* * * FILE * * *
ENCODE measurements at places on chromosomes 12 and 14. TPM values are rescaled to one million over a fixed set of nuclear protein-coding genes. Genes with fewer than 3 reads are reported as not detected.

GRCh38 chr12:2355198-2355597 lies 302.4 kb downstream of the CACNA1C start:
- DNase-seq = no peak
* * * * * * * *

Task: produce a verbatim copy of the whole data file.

ENCODE measurements at places on chromosomes 12 and 14. TPM values are rescaled to one million over a fixed set of nuclear protein-coding genes. Genes with fewer than 3 reads are reported as not detected.

GRCh38 chr12:2355198-2355597 lies 302.4 kb downstream of the CACNA1C start:
- DNase-seq = no peak